A money manager friend recently attended a charity fund-raising dinner in Palm Beach. The beneficiary is a liberal arts college in the Northeast. If they reach their goals, the Second Assistant Dean for Diversity, Equity, and Inclusion will be able to hire a second assistant and the Office of 2SLGBTQQIA+ Allyship can get some gender-neutral Steelcase chairs. No doubt these are worthy objectives, but why are donors giving anything all when there are millions of Ukrainian refugees who need assistance? (One of our loyal readers is housing 7 Ukrainian relatives in his house in France, for example; they can get health care and education, but “no hope for housing, they go into the general multi-year queue for social housing.” (as in the U.S., the French think that housing is a human right, which is why some people get taxpayer-funded houses, but it is not enough of a human right that the French are motivated to tax themselves sufficiently to build sufficient taxpayer-funded housing).)
Speaking of Palm Beach, here are some photos from a recent trip to The Breakers where a friend was paying $2,000 per night for “a tiny room” that afforded “glimpses of the ocean.” It seems that $2,000 is the new $500 because that was the room cost in all previous years.
At the entrance we learn that if you tip the valets sufficiently, even the simplest rental Chevy can occupy pole position:
The beach in Palm Beach is crummy compared to what we enjoy in Jupiter, with heaps of rocks dumped on the sand to prevent erosion:
A cold front with thunderstorms had just rolled through, so the beach and pool were mostly empty:
Although there are no homeless encampments, visitors from San Francisco should still feel right at home:
For $2,500 extra per day, you can rent a pool-side day-use room with attached bathroom:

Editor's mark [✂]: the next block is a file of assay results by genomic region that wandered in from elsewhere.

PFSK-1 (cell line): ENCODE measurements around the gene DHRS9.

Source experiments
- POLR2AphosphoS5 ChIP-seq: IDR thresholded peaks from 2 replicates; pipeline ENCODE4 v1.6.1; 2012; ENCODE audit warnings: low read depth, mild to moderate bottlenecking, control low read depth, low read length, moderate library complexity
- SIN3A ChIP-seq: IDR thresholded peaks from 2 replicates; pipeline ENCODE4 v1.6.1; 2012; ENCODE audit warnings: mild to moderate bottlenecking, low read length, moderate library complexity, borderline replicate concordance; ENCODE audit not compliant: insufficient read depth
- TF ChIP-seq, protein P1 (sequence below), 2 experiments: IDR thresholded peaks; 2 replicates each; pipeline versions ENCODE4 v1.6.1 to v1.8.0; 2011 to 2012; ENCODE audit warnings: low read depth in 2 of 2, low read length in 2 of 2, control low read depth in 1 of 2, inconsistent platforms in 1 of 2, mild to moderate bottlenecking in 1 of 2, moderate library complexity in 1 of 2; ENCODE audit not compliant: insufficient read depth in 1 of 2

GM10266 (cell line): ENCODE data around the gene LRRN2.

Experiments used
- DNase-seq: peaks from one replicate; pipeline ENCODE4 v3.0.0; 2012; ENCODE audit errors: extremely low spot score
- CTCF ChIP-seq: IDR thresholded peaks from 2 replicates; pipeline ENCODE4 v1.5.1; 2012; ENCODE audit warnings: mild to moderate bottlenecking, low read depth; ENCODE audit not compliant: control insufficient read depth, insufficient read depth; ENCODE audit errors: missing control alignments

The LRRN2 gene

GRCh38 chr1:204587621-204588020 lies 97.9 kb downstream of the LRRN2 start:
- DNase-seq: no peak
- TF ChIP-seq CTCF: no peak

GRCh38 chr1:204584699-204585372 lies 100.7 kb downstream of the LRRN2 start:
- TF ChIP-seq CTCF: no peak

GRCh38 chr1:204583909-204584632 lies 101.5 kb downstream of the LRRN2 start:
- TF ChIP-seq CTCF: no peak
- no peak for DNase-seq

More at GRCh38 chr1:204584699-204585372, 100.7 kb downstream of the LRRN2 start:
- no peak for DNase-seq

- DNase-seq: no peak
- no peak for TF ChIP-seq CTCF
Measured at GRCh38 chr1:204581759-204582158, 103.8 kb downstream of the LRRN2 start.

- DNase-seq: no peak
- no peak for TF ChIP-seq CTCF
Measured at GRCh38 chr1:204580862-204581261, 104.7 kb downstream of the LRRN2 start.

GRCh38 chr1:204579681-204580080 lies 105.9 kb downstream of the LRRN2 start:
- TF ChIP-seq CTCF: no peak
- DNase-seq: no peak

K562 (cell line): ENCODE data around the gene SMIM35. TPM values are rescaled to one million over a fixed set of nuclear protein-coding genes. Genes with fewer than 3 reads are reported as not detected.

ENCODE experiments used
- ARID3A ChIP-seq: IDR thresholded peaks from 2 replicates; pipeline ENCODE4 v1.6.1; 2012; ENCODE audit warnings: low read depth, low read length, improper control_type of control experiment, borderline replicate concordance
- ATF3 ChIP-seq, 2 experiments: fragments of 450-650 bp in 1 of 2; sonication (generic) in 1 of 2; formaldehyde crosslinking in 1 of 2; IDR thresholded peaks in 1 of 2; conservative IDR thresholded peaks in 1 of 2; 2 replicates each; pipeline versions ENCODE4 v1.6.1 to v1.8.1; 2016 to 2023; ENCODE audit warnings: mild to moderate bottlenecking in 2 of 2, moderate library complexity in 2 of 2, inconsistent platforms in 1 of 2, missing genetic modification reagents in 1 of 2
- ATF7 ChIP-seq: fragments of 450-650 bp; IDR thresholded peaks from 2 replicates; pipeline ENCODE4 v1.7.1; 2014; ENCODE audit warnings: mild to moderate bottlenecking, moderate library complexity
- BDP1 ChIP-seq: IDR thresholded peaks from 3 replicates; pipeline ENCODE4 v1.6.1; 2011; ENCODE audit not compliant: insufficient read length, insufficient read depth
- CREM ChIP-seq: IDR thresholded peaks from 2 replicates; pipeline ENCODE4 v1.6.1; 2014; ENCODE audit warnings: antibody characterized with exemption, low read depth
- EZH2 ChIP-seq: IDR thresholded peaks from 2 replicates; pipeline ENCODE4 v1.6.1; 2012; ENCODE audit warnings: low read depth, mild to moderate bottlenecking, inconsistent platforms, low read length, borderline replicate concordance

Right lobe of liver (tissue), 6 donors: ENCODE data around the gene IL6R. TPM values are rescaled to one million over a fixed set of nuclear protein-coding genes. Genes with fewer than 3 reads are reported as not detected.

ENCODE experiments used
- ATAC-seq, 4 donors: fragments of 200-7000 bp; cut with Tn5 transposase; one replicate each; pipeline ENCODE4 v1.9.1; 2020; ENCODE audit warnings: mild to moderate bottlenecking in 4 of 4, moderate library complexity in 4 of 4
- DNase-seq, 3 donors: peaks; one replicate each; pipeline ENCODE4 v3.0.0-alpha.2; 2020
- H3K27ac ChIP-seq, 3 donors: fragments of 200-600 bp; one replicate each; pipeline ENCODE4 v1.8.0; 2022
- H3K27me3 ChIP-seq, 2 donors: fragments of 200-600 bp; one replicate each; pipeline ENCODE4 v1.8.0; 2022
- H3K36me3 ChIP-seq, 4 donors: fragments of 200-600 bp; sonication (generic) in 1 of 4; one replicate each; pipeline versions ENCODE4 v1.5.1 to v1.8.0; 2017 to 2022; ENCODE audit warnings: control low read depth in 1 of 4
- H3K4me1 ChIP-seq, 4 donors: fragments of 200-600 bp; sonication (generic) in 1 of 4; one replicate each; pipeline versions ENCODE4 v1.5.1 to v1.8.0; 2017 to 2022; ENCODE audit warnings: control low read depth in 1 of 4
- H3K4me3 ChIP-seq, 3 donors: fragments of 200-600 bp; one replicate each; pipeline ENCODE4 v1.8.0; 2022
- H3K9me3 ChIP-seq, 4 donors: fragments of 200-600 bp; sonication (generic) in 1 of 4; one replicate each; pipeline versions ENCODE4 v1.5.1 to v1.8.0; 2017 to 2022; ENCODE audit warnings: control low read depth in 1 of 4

Back inside the hotel, a wedding takes shape:
(Note that, statistically, the more money that is spent on a wedding, the higher the probability of a subsequent divorce lawsuit.) The other big event in the hotel that night was a black tie ball raising funds for a nearby hospital (already on the 20-percent-of-GDP gravy train).
I wasn’t sorry to leave. Palm Beach is a nice island (literally), but almost any path in or out goes through some depressingly impoverished neighborhoods. In Jupiter, by contrast, you can go from the ocean to Interstate 95 and beyond without encountering anyone unable to pay $1,500 per month for an apartment. It’s presumably nice to be rich enough to afford a $50-100 million house (“brokers fear they may run out of mansions to sell”; “We’re now seeing $50 million transactions on almost a weekly basis.”) that is occupied only 2 months per year, but I wouldn’t want to be regularly reminded of How the Other Half Lives. Maybe the answer is that the residents of Palm Beach never actually leave the island (until it is time to catch the G650 at KPBI), but send servants out for supplies that are available only in West Palm.